According to a new collaboration supporting the upgrades, replacing a gas-leaking milk chiller will reduce a farm’s carbon footprint and operational costs.
In order to decrease the impact of its milk on the environment, Fonterra intends to convert hundreds of its farmers.
Raw milk needs to be quickly refrigerated below 6C within hours after collection in order to stop bacterial growth. The greenhouse gasses used in many of these chilling systems, however, are frequently thousands of times more powerful than carbon dioxide.
15% of this hydrofluorocarbon gas might leak out of older systems annually, scorching the planet and necessitating constant top-up payments from farmers.
Today, Fonterra announced that it has partnered with green investment funds and a New Zealand chilling company to provide milk chillers that are more environmentally and agriculturally friendly.
According to Fonterra, up to 200,000 tonnes of emissions—roughly a quarter of the greenhouse gas produced annually by the dairy giant’s coal boilers—leak out of outdated chillers. On the other hand, millions of tons of methane from cow burps dwarf this amount.
Farmers have put the new systems through their paces, according to Fonterra executive Anne Douglas.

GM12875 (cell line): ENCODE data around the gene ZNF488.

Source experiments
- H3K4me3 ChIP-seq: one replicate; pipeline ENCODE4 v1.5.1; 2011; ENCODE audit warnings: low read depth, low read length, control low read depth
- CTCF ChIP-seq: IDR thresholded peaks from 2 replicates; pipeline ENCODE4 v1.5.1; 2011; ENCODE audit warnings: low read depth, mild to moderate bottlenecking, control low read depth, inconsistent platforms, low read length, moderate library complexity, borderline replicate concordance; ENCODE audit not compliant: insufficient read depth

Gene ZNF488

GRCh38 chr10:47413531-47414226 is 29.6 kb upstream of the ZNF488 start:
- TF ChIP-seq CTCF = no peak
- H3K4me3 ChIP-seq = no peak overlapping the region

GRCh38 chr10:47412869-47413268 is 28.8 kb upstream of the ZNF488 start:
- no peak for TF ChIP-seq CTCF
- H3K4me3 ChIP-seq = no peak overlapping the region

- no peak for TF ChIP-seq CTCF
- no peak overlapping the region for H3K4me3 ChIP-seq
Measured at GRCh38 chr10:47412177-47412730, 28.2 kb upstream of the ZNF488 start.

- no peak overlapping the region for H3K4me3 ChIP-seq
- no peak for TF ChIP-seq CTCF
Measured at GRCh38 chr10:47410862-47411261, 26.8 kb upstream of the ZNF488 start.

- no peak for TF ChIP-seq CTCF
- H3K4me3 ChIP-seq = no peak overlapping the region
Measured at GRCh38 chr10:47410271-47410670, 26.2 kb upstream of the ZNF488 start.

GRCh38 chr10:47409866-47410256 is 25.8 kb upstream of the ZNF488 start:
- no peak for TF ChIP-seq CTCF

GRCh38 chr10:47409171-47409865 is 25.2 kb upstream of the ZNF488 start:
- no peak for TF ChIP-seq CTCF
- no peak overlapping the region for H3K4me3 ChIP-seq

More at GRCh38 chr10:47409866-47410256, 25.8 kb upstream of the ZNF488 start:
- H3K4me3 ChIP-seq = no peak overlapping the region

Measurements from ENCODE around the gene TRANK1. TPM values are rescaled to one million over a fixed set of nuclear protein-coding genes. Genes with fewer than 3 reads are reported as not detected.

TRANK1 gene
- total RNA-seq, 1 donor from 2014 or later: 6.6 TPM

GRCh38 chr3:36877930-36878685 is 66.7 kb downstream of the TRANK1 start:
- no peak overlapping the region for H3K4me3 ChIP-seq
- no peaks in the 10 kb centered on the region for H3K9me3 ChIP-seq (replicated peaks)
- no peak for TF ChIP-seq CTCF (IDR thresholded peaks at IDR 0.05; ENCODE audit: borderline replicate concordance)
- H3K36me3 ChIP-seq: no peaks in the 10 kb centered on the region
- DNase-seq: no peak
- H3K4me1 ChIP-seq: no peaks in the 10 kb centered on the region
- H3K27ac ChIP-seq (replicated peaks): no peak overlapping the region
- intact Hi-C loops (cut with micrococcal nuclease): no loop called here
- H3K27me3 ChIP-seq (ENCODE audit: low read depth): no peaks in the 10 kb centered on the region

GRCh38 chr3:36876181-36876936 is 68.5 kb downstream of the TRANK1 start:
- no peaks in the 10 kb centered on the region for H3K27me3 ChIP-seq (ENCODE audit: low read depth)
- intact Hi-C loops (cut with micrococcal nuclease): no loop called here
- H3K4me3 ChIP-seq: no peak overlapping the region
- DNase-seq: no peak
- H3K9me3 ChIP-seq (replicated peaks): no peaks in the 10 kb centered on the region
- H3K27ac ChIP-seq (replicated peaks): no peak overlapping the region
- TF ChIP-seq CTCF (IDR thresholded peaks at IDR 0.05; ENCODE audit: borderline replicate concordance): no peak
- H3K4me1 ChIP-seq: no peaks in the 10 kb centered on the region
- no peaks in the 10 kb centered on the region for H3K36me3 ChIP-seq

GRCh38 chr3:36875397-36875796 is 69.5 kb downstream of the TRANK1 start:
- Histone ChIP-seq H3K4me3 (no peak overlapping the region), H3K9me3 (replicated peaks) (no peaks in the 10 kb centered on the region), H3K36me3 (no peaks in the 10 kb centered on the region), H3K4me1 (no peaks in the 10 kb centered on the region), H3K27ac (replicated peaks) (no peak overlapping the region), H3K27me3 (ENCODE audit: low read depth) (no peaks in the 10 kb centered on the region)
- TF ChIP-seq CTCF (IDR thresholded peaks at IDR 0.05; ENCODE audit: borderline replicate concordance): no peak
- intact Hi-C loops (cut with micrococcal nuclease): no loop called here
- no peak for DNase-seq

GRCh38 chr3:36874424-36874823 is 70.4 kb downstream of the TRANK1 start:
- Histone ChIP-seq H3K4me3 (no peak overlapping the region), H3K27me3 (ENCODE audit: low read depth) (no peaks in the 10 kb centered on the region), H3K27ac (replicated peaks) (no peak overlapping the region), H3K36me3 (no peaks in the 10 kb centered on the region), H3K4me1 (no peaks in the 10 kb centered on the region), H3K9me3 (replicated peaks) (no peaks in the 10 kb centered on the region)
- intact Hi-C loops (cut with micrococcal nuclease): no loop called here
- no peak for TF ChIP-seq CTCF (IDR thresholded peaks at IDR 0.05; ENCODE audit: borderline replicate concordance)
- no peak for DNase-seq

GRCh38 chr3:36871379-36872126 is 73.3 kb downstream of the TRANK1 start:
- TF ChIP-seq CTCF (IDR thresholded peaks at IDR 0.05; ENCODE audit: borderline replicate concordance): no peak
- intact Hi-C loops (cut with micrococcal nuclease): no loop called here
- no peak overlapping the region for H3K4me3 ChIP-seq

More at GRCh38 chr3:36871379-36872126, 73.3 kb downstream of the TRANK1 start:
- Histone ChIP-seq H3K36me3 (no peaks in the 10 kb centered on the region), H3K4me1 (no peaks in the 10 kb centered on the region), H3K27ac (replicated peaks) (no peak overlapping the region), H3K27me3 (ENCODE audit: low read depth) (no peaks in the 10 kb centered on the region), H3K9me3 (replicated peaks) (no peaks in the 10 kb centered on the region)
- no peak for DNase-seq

“The reason I adore this answer so much is that there is a product out there that is far superior to its counterpart. It will carry out its duty.
Although they still use gases that heat the globe, current chillers have an 80% lower carbon impact than their predecessors. Douglas said they use less electricity.
The machinery moves heat from the milk into the water. On many dairy farms today, a separate device provides the hot water needed to clean milking sheds.
A large portion of the upgrade’s cost should be covered by the two-in-one system’s expected hundreds of dollars in savings on energy bills, maintenance, and gas top-ups for farms.
According to Douglas, many farmers nowadays are searching for every opportunity to save money.
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